something that helps

Posted by: pianojerome

something that helps - 10/18/08 10:31 AM

When I'm having particular difficulty with a passage, I sometimes try to imagine how an ideal teacher would teach it to me -- which then translates to imagining that I myself am the teacher, and I'm trying to teach "someone else" how to do it.

I learn so much this way -- because it allows me to step out of my own shoes, in a sense, as the frustrated student who just wants to get it right already, and look at the situation in a calmer, more objective way.

Just now I was practicing a passage with a lot of leaps and huge chords -- and when I started to "teach" it to "someone else", I began to notice all kinds of ways to make the leaps easier, to find the huge chords more easily, to phrase it better, to understand the chord progressions better, etc.

It didn't take very long, that way, to go from struggling on every chord to playing it smoothly and comfortably. And it boosted my focus, because I was then playing, in a sense, both roles as the teacher and the student: I was focused on "teaching" it to myself, and I was at the same time focused on "learning" it from myself.
Posted by: pianoloverus

Re: something that helps - 10/18/08 10:41 AM

Interesting approach.

I wonder if this is related to the ideas in the book from a long time ago called The Inner Game of Tennnis(or Music)by Timothy Galway. I don't remember too much about the book except that as a tennis instructor at that time I didn't think too highly of it although it was immensely popular.

What pieces are you learning these days Sam?
Posted by: pianojerome

Re: something that helps - 10/18/08 11:17 AM

 Quote:
Originally posted by pianoloverus:
What pieces are you learning these days Sam? [/b]
"Volokh" and "Wedding March" by Alexander Krein
5 Pieces Op. 19 by Joel Engel
Beim Rebn zu mlave malke by Moses Milner
Mozart G Major Sonata

and a bunch of songs:

"In Kheyder" by Moses Milner (here\'s a recording)
"Two Hebrew Songs" by Alexander Krein
"Mlave Malke" by M. Schalit (not sure his first name)
"from Song of Songs" by Mikhail Gnessin
Posted by: 1RC

Re: something that helps - 10/18/08 11:17 AM

That sounds like a good way to get around impatience. I think that's a common setback for students, wanting to learn too fast. Well, it's common for me. The impatience causes me to skip steps - I want to play it well right off the bat, but often it's better to take my time to absorb the skill.
Posted by: pianojerome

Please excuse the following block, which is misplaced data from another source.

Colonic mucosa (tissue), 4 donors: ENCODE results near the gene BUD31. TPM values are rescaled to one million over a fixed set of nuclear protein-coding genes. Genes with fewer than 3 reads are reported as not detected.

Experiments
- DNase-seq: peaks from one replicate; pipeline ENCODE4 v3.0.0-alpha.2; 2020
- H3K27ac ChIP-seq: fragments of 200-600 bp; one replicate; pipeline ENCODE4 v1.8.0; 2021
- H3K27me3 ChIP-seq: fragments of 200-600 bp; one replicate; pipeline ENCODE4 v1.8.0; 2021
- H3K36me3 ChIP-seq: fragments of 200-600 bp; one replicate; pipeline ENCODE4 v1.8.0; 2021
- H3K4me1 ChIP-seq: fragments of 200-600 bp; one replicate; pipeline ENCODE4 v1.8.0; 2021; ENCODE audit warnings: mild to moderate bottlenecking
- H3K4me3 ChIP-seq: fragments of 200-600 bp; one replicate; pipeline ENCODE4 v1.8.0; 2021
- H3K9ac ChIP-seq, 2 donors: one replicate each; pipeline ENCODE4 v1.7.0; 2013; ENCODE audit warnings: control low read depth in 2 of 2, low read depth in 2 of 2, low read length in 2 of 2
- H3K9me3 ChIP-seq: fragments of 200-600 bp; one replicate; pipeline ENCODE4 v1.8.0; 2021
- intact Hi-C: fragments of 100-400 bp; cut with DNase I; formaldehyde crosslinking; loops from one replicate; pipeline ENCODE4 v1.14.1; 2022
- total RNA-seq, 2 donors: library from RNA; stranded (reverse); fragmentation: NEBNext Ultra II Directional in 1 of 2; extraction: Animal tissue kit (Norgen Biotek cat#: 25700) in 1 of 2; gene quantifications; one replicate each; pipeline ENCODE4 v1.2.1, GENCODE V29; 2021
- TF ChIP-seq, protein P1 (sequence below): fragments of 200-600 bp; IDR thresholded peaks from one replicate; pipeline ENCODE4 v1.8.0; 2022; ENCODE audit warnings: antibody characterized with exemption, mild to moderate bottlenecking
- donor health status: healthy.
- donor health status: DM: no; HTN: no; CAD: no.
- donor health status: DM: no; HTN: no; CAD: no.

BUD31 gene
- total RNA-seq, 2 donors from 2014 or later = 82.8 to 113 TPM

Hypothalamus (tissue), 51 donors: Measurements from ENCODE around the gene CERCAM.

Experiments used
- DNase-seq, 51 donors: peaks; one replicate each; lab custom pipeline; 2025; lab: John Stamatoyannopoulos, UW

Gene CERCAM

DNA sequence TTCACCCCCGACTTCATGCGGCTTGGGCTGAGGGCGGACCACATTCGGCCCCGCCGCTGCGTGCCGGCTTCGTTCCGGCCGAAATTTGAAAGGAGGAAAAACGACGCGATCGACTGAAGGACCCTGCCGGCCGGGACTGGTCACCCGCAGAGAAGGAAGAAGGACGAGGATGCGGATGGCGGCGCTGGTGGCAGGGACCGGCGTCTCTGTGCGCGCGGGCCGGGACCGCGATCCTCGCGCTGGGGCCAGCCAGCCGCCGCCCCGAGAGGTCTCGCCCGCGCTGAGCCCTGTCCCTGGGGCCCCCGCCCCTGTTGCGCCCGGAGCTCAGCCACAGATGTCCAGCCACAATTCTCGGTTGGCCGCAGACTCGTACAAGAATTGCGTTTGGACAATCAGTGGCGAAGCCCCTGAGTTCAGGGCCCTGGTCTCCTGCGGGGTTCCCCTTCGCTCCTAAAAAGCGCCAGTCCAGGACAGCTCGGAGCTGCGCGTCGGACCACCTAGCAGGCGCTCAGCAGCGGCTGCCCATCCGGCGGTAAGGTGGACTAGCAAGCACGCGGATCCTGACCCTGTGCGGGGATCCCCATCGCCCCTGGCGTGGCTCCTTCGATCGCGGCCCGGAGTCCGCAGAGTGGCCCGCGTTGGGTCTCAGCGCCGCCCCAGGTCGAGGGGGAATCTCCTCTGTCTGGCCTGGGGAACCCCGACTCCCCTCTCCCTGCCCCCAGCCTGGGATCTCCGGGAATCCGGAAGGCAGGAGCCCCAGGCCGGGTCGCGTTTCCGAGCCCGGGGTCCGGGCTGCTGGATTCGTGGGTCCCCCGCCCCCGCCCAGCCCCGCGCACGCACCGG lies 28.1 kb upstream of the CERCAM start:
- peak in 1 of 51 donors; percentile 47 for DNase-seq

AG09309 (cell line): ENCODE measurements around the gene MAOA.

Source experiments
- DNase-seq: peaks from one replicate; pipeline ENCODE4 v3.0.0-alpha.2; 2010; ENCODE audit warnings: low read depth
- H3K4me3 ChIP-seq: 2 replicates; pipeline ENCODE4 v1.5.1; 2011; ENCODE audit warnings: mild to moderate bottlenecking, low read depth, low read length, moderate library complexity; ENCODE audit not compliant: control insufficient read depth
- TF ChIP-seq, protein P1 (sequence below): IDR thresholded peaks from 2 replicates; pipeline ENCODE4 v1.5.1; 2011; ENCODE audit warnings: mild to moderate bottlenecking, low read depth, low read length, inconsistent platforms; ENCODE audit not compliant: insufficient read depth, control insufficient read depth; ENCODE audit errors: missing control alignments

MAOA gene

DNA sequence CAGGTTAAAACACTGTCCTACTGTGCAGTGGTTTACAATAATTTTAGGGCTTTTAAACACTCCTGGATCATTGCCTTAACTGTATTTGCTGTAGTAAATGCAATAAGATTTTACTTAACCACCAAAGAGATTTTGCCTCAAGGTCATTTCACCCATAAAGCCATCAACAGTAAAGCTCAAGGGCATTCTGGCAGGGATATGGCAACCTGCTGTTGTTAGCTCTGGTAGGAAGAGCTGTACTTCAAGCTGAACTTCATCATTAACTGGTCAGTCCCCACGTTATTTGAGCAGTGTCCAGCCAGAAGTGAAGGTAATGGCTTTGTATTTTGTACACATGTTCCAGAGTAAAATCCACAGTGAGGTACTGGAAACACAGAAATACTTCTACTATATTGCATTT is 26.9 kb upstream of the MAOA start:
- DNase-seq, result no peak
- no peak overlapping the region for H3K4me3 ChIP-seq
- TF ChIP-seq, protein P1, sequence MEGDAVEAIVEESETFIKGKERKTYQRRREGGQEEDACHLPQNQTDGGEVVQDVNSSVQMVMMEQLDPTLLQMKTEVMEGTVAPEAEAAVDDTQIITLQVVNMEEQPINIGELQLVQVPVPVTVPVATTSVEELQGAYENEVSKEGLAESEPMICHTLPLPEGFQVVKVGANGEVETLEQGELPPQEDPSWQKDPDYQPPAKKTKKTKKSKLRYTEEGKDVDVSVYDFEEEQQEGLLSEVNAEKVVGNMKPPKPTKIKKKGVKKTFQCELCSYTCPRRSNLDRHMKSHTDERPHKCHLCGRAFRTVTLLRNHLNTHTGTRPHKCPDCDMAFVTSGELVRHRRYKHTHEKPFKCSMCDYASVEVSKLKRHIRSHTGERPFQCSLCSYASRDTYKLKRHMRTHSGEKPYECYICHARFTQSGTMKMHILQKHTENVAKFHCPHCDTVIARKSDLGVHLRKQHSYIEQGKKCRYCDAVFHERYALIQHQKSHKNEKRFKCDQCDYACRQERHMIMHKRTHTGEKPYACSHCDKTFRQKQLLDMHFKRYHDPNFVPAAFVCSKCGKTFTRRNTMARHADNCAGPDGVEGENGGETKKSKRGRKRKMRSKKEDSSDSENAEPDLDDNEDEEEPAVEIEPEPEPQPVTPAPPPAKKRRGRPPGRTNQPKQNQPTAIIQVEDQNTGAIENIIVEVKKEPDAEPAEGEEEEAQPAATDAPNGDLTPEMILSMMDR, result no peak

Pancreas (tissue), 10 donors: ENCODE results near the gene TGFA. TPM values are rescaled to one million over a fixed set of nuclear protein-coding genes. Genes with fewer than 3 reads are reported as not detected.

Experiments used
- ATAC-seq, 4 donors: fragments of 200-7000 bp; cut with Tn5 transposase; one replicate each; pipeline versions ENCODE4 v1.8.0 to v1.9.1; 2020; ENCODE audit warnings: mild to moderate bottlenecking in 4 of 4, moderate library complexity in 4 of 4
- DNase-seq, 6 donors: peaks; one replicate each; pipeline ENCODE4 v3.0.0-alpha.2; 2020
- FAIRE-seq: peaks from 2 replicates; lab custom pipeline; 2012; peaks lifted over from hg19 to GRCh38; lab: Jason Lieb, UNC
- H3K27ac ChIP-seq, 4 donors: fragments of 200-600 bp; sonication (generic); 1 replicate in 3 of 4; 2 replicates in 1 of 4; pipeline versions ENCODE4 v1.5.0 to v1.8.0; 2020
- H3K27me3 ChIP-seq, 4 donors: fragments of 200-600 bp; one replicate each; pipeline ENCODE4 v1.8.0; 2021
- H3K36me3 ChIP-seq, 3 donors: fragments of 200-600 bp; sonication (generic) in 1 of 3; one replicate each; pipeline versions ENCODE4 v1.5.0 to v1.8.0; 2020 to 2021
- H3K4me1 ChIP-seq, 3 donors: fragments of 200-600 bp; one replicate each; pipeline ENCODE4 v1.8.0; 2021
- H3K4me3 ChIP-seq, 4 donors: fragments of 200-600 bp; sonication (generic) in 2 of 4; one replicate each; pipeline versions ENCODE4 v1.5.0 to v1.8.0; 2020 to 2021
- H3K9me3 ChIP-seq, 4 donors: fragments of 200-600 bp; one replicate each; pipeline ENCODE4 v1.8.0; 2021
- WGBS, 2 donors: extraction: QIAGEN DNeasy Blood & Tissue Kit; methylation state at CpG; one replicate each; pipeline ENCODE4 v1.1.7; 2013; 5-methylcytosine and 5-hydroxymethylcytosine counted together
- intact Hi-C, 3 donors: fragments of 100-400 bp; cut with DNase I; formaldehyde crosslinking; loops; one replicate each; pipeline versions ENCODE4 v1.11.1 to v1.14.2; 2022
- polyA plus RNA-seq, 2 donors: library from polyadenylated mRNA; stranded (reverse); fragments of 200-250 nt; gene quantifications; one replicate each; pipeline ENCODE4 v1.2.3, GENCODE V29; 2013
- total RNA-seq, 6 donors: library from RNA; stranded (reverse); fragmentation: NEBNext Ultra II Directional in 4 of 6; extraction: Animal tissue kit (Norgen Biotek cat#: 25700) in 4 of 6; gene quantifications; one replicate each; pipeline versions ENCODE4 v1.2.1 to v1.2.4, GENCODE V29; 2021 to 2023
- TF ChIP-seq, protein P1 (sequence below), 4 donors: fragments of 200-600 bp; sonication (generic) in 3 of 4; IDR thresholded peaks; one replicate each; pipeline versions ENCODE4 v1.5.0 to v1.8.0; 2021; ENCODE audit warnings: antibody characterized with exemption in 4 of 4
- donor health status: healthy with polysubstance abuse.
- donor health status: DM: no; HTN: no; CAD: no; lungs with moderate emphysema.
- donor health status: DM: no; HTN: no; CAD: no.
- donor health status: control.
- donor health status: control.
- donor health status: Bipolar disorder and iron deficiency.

Re: something that helps - 10/18/08 11:19 AM

That's common for me, too -- I find that this approach forces me to not simply not skip the steps, but actually to focus on each of those steps individually.
Posted by: -Frycek

Re: something that helps - 10/18/08 11:32 AM

That's immensely helpful, Sam. I've been doing something similar with myself but I certainly didn't articulate the idea as well as you did.
Posted by: pianojerome

Re: something that helps - 10/18/08 03:20 PM

 Quote:
Originally posted by pianoloverus:
I wonder if this is related to the ideas in the book from a long time ago called The Inner Game of Tennnis(or Music)by Timothy Galway. I don't remember too much about the book except that as a tennis instructor at that time I didn't think too highly of it although it was immensely popular.[/b]
 Quote:
What is the Inner Game?

"There is always an inner game being played in your mind no matter what outer game you are playing. How aware you are of this game can make the difference between success and failure in the outer game." -Tim Gallwey

In every human endeavor there are two arenas of engagement: the outer and the inner. The outer game is played on an external arena to overcome external obstacles to reach an external goal. The inner game takes place within the mind of the player and is played against such obstacles as fear, self-doubt, lapses in focus, and limiting concepts or assumptions. The inner game is played to overcome the self-imposed obstacles that prevent an individual or team from accessing their full potential.

In simple terms the game can be summarized in a formula: Performance = potential-interference, P=p-i. According to this formula, performance can be enhanced either by growing "p" potential or by decreasing "i," interference.